IN THE BEGINNING…
Dr. Donald Miele followed his heart to Chicago after graduating from Lycoming College in Pennsylvania. While in Chicago, he worked as an orderly in a county hospital and met his future wife. He then served in the Army before going on to study veterinary medicine, earning his VMD from the University of Pennsylvania.
After graduation, Dr. Miele served as a health inspector before relocating to Virginia to begin his veterinary practice. He focuses on preventative care for cats and dogs, with the philosophy that the road to longevity begins with preventing disease.
Dr. Miele has seven children and thirteen grandchildren. His interests include Harley-Davidson motorcycles, Italian-language novels, tropical fish, model train layouts, and historic battles. .
PET ENTHUSIASM — IT RUNS IN THE FAMILY
Dr. Miele has owned a Labrador, an Irish Wolfhound, and several Chinese Pugs, in addition to mysterious mix-breeds. He’s been adopted by at least two dozen cats over the years, and at one time had a bird population consisting of parakeets, finches, parrots, a macaw, a cockatoo, cockatiels, doves, and cardinals. He has maintained freshwater and saltwater fish tanks over the years. (His kids will never forget the time there were seahorses in the den!)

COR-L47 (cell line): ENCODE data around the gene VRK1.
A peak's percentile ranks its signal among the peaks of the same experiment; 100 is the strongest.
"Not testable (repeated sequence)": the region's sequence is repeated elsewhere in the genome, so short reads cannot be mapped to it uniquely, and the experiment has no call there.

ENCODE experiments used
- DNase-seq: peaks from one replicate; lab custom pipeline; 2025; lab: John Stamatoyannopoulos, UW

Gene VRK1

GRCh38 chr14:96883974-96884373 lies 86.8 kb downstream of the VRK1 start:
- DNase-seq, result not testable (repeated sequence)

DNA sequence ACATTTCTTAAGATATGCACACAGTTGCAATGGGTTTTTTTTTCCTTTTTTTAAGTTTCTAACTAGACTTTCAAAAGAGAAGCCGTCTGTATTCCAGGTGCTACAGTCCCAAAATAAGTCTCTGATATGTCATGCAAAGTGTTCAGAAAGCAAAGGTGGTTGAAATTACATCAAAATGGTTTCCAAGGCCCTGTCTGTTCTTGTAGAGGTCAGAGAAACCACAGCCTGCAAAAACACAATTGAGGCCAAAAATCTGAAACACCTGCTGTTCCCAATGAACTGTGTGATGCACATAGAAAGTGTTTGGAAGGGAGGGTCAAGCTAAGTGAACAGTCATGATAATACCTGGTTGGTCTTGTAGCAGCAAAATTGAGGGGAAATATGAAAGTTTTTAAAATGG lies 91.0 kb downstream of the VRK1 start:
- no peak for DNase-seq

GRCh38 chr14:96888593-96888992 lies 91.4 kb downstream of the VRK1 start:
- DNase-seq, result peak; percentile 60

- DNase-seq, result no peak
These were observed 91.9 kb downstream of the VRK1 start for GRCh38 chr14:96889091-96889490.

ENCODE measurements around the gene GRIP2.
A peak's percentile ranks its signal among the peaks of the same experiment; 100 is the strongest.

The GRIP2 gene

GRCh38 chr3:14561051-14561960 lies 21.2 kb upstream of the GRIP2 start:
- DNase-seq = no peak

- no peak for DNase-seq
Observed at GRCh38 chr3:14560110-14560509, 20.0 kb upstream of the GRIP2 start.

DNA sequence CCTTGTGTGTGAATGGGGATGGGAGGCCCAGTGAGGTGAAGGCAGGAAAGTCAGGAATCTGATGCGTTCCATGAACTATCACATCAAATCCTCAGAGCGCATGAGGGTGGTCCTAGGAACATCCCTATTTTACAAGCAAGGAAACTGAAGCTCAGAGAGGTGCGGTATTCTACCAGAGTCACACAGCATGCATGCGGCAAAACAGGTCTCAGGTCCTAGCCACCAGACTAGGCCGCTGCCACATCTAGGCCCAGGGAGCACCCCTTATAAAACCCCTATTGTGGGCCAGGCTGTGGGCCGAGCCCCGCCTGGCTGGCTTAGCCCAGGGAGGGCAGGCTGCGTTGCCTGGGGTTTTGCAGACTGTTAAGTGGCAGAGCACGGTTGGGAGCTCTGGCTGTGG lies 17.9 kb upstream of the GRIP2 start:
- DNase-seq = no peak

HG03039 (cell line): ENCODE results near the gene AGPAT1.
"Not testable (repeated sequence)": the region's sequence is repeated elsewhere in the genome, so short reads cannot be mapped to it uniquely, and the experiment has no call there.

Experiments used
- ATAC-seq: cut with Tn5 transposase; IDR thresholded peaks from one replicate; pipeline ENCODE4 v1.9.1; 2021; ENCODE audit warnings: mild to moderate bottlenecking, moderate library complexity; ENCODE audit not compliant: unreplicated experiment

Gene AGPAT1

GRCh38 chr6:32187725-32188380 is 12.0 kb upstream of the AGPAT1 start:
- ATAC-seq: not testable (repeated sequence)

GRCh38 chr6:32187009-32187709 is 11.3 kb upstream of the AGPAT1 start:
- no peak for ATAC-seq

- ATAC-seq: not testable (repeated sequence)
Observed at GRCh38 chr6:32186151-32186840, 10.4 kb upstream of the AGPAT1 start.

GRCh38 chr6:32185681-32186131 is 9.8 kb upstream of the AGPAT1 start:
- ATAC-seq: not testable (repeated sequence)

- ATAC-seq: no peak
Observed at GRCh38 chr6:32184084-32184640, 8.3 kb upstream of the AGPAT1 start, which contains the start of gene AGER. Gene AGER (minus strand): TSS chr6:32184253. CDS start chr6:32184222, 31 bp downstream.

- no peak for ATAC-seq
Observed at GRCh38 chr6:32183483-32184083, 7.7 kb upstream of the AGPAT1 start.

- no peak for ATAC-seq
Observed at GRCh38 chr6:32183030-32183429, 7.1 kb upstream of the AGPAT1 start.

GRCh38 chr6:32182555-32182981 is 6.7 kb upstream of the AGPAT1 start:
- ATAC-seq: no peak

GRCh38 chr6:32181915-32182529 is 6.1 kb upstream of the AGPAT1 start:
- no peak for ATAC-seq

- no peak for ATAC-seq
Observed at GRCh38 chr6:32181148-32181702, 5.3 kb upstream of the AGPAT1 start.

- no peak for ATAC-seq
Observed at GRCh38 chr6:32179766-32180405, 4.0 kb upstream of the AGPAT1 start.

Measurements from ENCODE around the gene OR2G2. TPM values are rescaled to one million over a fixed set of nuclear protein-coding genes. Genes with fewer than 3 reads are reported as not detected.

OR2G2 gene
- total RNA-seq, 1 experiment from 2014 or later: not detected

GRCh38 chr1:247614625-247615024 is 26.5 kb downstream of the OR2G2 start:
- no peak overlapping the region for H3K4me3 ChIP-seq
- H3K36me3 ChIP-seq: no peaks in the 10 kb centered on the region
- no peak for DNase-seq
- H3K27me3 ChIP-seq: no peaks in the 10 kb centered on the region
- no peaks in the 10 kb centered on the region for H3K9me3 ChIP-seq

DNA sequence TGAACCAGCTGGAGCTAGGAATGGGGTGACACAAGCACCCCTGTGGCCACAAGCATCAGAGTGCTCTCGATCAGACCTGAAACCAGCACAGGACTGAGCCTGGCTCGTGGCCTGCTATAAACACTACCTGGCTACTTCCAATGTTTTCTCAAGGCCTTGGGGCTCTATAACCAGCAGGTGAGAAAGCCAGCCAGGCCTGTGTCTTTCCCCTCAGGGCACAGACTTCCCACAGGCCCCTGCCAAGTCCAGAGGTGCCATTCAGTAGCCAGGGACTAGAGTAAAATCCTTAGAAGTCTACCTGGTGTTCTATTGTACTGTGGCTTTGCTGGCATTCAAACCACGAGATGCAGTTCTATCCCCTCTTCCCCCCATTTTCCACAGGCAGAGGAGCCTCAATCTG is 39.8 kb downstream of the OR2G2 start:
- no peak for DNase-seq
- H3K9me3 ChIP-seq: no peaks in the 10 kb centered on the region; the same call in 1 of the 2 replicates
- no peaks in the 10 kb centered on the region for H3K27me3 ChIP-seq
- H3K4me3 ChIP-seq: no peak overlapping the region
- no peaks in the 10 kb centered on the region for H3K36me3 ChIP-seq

The Miele children became the proud caretakers of ducks in 1983, also an unforgettable experience. Dr. Miele once cared for two orphaned opossums and later collaborated with his wife and daughter to raise a baby robin that had fallen from its nest. When it was time to say good-bye, the robin landed on Dr. Miele’s head, gave it a peck, and flew away for the final time.
Dr. Miele’s seven children were allowed to have their own private zoos, which included lizards, snakes, chameleons, rabbits, iguanas, countless fish, Sea Monkeys, hermit crabs, ferrets, turtles, caterpillars, worms, and a mouse. Basically, anything that was meant to live outdoors was brought inside the house. The family tradition continues today wherever there are Miele offspring, but has since expanded to include hedgehogs, guinea pigs, goats, chickens, bees, and a rat.
Of all his pets, Dr. Miele’s favorite was the one he had as a little boy: his very own big white duck.
Being admitted to the profession of veterinary medicine, I solemnly swear to use my scientific knowledge and skills for the benefit of society through the protection of animal health and welfare, the prevention and relief of animal suffering, the conservation of animal resources, the promotion of public health, and the advancement of medical knowledge.
I will practice my profession conscientiously, with dignity, and in keeping with the principles of veterinary medical ethics.
I accept as a lifelong obligation the continual improvement of my professional knowledge and competence.
OUR VETERINARIAN THROUGH THE YEARS